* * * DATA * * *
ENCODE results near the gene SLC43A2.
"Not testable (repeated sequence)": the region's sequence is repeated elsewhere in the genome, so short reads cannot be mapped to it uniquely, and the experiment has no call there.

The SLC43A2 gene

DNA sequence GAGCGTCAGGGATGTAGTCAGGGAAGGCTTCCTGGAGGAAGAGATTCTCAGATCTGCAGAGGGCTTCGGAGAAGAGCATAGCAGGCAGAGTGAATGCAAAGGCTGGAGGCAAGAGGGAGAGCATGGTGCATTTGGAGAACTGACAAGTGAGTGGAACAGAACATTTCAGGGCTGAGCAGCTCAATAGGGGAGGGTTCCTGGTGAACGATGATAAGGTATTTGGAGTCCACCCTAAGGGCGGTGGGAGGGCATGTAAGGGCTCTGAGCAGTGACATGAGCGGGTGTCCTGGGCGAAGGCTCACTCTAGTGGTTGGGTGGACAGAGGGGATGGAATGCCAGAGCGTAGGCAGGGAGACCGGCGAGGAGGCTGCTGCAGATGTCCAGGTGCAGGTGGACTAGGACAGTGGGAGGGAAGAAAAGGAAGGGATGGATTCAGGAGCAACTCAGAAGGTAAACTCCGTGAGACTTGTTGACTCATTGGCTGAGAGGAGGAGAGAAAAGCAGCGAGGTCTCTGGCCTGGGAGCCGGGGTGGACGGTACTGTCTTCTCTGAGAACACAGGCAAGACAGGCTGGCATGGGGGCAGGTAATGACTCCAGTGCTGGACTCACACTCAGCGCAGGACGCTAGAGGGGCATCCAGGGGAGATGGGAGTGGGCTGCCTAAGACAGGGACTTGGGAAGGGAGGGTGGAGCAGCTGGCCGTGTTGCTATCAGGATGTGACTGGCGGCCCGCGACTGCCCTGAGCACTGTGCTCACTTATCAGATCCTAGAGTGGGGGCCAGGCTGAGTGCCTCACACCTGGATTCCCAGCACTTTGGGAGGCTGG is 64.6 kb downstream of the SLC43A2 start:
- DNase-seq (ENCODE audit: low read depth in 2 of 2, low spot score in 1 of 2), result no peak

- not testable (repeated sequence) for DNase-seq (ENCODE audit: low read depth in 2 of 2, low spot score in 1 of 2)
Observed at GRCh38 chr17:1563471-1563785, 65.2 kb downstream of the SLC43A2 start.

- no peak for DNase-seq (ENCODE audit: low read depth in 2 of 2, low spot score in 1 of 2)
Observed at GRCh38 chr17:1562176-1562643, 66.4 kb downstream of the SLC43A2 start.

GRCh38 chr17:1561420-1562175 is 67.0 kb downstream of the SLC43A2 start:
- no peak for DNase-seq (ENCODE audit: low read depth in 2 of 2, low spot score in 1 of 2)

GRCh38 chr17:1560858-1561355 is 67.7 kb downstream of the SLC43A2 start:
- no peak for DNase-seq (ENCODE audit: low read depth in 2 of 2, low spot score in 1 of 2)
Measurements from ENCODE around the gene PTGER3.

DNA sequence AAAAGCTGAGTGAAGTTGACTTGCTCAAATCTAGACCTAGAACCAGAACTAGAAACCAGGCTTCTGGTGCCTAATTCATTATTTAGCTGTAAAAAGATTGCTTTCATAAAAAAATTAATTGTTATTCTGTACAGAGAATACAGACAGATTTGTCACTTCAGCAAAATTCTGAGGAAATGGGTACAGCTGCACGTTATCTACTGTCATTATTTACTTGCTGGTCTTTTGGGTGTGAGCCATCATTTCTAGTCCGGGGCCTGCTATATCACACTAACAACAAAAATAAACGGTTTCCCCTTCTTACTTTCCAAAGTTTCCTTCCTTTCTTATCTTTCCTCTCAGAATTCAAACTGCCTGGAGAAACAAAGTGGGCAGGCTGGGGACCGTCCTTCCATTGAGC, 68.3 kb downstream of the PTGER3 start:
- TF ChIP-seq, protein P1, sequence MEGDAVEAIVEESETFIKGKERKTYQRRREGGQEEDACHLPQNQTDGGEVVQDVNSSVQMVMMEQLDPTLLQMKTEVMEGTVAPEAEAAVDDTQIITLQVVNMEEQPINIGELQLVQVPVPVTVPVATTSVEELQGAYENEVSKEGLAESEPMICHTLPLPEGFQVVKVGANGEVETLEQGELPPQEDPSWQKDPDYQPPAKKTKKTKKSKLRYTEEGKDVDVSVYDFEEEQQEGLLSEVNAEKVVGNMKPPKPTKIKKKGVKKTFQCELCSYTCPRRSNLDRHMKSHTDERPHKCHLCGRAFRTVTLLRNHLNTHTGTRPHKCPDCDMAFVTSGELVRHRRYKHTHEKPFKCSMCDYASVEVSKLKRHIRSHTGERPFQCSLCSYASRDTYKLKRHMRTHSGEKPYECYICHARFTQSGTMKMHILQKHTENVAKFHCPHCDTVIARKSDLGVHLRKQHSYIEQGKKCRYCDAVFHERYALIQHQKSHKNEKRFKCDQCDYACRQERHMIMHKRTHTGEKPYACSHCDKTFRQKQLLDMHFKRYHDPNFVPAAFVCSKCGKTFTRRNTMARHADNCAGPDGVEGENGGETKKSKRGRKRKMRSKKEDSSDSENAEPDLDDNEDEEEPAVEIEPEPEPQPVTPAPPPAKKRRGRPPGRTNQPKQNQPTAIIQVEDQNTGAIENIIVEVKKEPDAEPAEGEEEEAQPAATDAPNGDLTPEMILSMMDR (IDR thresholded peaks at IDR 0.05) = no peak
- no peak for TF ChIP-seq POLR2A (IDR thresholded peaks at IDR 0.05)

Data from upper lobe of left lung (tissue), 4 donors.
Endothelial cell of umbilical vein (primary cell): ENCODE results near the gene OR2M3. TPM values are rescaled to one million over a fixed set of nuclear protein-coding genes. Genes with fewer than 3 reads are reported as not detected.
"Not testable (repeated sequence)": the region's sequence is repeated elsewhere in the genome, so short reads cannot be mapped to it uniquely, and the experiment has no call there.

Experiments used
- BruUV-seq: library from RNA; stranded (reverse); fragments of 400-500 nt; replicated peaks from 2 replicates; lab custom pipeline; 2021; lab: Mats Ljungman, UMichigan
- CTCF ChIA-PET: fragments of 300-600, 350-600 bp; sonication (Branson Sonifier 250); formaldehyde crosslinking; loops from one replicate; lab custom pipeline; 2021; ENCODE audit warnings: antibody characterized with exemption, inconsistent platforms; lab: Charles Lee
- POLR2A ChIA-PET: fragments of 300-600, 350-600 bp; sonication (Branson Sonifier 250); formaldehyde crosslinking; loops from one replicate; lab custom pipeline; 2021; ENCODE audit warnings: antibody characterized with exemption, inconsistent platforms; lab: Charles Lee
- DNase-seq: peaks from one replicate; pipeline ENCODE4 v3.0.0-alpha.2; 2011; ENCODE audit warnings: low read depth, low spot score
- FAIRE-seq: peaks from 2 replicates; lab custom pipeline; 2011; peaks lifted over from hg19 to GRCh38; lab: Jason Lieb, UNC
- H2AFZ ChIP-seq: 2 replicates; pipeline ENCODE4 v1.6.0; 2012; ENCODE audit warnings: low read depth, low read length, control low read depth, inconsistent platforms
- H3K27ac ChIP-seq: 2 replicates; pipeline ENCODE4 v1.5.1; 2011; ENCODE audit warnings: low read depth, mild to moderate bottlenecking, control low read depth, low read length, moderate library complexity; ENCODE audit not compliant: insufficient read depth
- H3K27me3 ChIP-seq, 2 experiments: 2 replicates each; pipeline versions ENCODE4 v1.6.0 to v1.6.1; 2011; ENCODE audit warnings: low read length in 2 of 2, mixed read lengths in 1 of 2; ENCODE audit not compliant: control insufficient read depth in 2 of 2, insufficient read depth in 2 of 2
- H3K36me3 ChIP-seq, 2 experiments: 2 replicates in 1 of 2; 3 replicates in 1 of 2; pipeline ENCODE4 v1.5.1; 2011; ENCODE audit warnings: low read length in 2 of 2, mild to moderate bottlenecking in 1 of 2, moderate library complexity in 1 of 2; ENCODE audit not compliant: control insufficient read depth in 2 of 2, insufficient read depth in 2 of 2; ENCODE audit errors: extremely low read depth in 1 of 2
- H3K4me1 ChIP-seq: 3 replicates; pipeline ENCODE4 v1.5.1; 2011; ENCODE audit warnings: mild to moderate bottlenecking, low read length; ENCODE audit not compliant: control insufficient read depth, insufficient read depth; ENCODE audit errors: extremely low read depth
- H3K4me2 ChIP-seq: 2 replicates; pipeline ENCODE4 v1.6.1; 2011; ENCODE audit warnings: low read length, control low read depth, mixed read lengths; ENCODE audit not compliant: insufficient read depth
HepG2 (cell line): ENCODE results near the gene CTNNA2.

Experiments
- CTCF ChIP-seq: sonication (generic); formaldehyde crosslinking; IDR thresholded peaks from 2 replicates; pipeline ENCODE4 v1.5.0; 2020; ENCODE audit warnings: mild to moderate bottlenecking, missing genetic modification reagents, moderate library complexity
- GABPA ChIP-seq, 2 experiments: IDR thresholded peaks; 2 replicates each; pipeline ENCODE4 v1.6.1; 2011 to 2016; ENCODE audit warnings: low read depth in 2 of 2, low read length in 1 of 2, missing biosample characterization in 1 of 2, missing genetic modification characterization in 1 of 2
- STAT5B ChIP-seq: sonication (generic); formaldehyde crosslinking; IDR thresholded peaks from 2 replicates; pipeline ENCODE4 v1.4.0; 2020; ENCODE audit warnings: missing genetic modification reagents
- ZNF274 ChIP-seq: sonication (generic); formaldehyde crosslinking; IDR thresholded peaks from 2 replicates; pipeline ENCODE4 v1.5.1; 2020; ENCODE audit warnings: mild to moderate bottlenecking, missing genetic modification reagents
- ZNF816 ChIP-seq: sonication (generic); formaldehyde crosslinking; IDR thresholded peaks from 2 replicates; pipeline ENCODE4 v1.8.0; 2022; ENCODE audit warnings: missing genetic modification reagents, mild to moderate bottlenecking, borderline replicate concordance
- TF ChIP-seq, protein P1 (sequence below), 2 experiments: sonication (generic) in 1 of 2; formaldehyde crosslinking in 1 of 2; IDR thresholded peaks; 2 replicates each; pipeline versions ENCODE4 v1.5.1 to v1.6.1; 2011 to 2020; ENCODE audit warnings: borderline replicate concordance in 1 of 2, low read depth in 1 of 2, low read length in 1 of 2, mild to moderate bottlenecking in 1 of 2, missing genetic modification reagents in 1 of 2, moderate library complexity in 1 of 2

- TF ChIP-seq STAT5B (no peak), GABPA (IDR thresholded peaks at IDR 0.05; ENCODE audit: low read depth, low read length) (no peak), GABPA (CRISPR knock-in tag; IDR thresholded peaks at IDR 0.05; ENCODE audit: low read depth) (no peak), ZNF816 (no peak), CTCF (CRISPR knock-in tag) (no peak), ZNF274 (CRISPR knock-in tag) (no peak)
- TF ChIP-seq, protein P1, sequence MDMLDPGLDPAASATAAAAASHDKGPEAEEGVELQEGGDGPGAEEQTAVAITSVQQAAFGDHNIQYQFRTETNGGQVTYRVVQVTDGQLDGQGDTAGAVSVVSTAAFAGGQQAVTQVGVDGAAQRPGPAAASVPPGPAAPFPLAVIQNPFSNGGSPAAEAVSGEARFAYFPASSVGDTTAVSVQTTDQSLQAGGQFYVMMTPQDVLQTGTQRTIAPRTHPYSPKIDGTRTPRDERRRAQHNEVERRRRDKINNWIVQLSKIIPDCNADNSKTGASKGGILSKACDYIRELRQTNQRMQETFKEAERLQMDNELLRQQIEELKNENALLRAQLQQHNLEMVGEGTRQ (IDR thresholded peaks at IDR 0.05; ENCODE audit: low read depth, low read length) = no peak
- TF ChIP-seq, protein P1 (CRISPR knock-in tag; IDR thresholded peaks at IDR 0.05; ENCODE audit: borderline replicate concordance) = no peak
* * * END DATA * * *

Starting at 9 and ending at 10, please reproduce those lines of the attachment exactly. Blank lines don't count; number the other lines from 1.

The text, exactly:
Observed at GRCh38 chr17:1562176-1562643, 66.4 kb downstream of the SLC43A2 start.

GRCh38 chr17:1561420-1562175 is 67.0 kb downstream of the SLC43A2 start: